seat belts because it will not be possible to fit a
child restraint in such vehicles.
Unexpected Necessity
If an appropriate child restraint is not available,
children over 3 years old may travel in the rear
using an adult seat belt. This exception is for
emergencies and unplanned situations. For
example, when someone has to carry a child due
to an “unexpected necessity” over a short
distance, and where not carrying the child
(because a child restraint is not available) might
leave him or her at risk. It does not apply to trips
that could have reasonably been planned (e.g., a
school run), nor to ‘long’ journeys or to children
under 3 years old.
Children aged 3 years to 1.35m
in height (approx 4’5”) and who are also
under 12 years old
When three child restraints cannot be fitted in
the rear
Must use an appropriate child restraint when
travelling in the front seat of a car, van or other
goods vehicle and when travelling in the rear if
seat belts are fitted.
If it is not possible to fit three child restraints in
the rear of a car, then two children up to 135 cms
in height must travel in child seats and the third
child may use an adult seat belt on its own. This
exemption does not apply to children under 3
years old.
Children aged 12 years and over (or younger
children over 1.35m tall)
Must wear a seat belt if fitted in the front or
rear of a car, van or other goods vehicle.
It is the driver’s responsibility to ensure that
children under 14 years old use an appropriate
child restraint or wear their seat belt.
It may be better for the third child to sit in a
child restraint in the front rather than use the
adult seat belt in the rear. If there is an active
passenger airbag, check with the vehicle
manufacturer or the handbook about using a
child restraint in the front. If you do, move the
front seat as far back as possible on its runners.
A rearward facing baby seat must not be used in
the front if there is an active front airbag.
Licensed Taxis (including private hire vehicles
and minicabs)
If a child restraint is not available, children under
3 years must travel in the rear, but may be
unrestrained. Children 3 years and over, up to
135 cms tall must sit in the rear and use an adult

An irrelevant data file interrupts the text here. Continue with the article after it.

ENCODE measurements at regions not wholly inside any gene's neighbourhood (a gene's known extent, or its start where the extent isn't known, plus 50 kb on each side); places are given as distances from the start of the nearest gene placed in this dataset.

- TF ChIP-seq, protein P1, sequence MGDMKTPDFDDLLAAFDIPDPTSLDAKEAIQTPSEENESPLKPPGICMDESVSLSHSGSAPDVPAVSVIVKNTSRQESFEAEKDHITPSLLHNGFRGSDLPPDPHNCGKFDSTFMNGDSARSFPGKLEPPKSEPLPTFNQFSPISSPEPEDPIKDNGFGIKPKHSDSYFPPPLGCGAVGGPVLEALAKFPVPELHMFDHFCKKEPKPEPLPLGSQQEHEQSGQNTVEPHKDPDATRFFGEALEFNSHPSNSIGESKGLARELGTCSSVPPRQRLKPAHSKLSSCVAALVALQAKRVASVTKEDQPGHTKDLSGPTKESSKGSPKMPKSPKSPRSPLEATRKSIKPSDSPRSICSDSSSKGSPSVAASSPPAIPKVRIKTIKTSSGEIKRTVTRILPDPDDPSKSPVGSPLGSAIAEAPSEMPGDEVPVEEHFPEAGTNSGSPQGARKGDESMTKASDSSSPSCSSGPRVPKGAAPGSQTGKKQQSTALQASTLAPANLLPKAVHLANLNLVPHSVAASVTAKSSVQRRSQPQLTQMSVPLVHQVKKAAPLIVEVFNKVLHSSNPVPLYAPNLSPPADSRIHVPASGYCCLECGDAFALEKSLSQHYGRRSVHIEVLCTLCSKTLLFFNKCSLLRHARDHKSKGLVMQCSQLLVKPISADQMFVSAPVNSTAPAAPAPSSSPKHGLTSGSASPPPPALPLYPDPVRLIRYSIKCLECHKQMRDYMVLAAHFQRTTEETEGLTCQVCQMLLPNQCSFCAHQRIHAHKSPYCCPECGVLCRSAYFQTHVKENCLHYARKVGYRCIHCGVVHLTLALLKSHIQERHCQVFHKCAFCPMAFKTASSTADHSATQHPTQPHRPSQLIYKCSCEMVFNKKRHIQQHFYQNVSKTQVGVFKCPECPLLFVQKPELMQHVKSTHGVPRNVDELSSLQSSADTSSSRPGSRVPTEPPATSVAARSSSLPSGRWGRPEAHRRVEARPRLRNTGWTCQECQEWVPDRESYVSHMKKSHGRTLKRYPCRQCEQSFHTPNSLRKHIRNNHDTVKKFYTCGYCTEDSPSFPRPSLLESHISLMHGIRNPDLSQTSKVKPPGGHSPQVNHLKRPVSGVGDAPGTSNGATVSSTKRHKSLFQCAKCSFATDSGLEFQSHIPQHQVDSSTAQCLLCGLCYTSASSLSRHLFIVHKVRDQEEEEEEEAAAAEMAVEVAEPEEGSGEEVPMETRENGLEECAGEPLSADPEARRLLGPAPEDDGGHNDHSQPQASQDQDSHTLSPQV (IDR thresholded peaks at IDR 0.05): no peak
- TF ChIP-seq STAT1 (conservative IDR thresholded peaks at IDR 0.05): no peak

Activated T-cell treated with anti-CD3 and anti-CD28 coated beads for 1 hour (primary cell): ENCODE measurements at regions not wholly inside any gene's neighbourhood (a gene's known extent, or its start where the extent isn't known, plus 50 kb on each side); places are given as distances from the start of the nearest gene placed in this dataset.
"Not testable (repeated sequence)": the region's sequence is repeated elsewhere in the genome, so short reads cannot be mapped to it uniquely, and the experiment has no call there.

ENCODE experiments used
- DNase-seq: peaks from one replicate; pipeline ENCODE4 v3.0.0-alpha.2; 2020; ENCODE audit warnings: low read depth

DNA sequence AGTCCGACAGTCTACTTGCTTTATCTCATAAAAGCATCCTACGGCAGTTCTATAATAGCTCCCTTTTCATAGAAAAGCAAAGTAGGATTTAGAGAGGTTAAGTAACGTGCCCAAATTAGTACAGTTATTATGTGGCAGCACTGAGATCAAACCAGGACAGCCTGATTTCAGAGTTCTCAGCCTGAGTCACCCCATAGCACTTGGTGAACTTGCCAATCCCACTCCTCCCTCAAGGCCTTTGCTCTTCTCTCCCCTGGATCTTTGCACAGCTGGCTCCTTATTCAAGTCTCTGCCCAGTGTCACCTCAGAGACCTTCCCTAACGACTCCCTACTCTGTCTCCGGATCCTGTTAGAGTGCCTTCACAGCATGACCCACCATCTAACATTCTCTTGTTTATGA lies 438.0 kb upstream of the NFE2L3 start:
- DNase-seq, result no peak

seat belt. Children aged 12 years or more, or over
135 cms tall, may travel the front, but must wear
the seat belt. (See Other Vehicles).
Emergency Vehicles
Children may be carried in vehicles being used
by the police or other emergency services, if
appropriate child restraints are not available.
Using the Right Child Restraint
Contact child seat manufacturers to check what
seats they recommend for the vehicle(s) you are
Child restraints must be:
• Suitable for the child
• Suitable for the vehicle
• In a safe condition
Young Children
Babies must be carried in rearward-facing baby
seats. They are designed for babies up to 13 kgs
(29 lbs) in weight. It is best to keep babies
rearward facing for as long as possible because
this provides much better protection for their
head, neck and spine. They should only be put in
a forward-facing seat when they have exceeded
the maximum weight for the baby seat and can
sit up unaided or the top of their head is higher
than the top of the baby seat.
It is dangerous and illegal to place a rearwardfacing baby seat in the front if there is an active
frontal passenger airbag because the airbag
would strike the baby seat with considerable
force if it went off.
Ask your local Road Safety Unit if they have an
advice, checking or fitting service.
Use for further advice
and information.
Choosing Child Restraints
Don't rush the decision. Look through
manufacturers’ catalogues and websites or in
shops to assess a range of seats. Find a retailer
who will let you ‘Try Before You Buy’. Ask if they
have trained staff and check that one will be
available before you visit the store. Good retailers
will check whether a restraint is suitable for the
car or cars in which it will be used, will
demonstrate how to fit it and will allow you to
try to fit it yourself.
Suitable for the Child